Democrats’ Dream Of Flipping Texas Is Turning Into A Recurring Nightmare

by | Nov 9, 2022 | Politics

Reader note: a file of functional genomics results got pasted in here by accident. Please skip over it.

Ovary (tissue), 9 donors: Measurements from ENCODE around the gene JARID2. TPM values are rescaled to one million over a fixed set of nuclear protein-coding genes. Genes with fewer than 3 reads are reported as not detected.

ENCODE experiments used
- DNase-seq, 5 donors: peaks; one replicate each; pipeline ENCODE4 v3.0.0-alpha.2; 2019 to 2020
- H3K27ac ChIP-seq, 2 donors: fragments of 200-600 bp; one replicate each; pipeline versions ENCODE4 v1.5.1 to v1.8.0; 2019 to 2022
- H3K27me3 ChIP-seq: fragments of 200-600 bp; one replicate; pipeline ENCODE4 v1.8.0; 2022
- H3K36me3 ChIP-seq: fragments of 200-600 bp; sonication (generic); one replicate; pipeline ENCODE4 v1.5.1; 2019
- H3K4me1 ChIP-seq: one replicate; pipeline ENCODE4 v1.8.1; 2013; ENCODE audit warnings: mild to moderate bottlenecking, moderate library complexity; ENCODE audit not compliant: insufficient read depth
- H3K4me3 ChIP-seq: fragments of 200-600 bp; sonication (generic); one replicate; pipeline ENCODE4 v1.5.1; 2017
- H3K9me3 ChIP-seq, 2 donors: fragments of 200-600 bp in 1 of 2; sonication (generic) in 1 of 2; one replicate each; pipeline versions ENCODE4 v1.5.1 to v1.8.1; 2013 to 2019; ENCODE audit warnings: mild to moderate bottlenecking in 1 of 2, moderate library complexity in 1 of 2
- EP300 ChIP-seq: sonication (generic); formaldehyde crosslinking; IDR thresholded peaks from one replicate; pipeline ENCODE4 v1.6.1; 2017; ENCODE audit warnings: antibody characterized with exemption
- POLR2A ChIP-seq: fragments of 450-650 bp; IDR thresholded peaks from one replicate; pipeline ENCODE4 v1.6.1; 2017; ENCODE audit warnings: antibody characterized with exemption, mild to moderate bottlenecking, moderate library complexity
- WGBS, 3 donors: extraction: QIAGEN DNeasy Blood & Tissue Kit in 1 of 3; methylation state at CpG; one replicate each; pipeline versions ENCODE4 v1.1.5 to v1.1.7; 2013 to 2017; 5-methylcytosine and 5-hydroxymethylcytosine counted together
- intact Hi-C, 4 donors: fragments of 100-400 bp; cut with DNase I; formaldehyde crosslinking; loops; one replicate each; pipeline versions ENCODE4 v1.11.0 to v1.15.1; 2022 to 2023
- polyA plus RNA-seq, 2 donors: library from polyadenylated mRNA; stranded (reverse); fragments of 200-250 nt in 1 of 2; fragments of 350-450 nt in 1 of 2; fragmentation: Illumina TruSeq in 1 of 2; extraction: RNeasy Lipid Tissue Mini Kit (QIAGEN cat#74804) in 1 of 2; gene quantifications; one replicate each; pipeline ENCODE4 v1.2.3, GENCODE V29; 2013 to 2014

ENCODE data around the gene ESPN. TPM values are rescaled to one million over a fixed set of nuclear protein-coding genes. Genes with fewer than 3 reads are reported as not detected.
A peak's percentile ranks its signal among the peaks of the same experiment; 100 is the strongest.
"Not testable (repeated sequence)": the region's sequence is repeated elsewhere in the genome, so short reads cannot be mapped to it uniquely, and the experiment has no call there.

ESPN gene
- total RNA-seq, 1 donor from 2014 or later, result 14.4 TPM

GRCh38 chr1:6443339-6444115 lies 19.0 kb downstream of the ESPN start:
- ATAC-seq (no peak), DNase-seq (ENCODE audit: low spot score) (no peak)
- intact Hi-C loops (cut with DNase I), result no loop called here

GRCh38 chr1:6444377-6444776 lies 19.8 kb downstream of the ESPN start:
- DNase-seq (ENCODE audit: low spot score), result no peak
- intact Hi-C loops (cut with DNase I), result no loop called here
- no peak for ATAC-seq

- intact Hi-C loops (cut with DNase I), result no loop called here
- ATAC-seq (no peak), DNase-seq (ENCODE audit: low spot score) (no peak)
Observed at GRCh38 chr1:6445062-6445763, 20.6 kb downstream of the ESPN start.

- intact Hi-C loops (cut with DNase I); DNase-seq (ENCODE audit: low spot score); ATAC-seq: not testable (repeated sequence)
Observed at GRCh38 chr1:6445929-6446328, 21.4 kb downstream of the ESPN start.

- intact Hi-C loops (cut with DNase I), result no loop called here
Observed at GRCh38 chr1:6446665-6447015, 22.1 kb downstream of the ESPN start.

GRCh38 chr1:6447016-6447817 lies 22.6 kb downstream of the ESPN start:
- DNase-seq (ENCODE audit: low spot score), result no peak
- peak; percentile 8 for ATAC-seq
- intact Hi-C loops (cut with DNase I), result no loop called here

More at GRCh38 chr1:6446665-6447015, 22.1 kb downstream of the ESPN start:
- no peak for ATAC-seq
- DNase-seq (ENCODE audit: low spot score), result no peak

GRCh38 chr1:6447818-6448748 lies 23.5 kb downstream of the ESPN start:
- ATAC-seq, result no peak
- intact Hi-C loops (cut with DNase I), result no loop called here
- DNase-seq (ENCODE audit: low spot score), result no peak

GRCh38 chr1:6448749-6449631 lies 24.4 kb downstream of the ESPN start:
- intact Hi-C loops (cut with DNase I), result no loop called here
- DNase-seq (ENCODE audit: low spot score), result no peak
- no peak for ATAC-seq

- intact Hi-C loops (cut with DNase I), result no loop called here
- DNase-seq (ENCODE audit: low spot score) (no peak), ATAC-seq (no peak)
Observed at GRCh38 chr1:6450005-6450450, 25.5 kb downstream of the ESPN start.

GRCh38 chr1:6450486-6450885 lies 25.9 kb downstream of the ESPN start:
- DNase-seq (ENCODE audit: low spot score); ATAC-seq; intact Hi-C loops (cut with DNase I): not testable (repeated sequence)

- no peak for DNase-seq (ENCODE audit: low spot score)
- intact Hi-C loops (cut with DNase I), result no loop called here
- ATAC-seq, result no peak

In 2008, Barack Obama lost the state of Texas in his first presidential bid by 946,584 votes, carrying 43.8% of the vote. On Tuesday, Democrat Beto O’Rourke lost his long-shot bid for Texas governor by nearly 900,000 votes. With nearly all the ballots counted, he carried the exact same share of the vote as Obama did 14 years ago. AdvertisementElection night offered some scattered good news for Texas Democrats. They staved off Republican threats in two South Texas congressional districts. O’Rourke, on paper, continued a trend of narrowing Republican Gov. Greg Abbott’s margin of victory in gubernatorial races from the 20-percentage-point pummeling Wendy Davis suffered in 2014 to about 11 percentage points. But the election also made a more painful reality obvious for Democrats: They still haven’t managed to turn the state purple. “We’ve made almost no progress,” said veteran Democratic strategist Colin Strother. “In 126 years, at this pace, we’ll be at parity. The math just doesn’t work.” Democrats running statewide slipped in key areas where they needed to make gains. Youth turnout lagged. Margins in key urban areas, including Dallas and Harris County, where Houston is located, appeared to shrink compared with O’Rourke’s margin against Sen. Ted Cruz in 2018. The rural voters O’Rourke worked so hard to win over continued to reject him. AdvertisementPerhaps most painfully for Democrats, outgoing President Donald Trump’s unexpected Republican in-roads in 2020 in heavily Hispanic and historically Democratic South Texas appeared to hold steady. For more than a decade, Democrats have contended that the conservative establishme …

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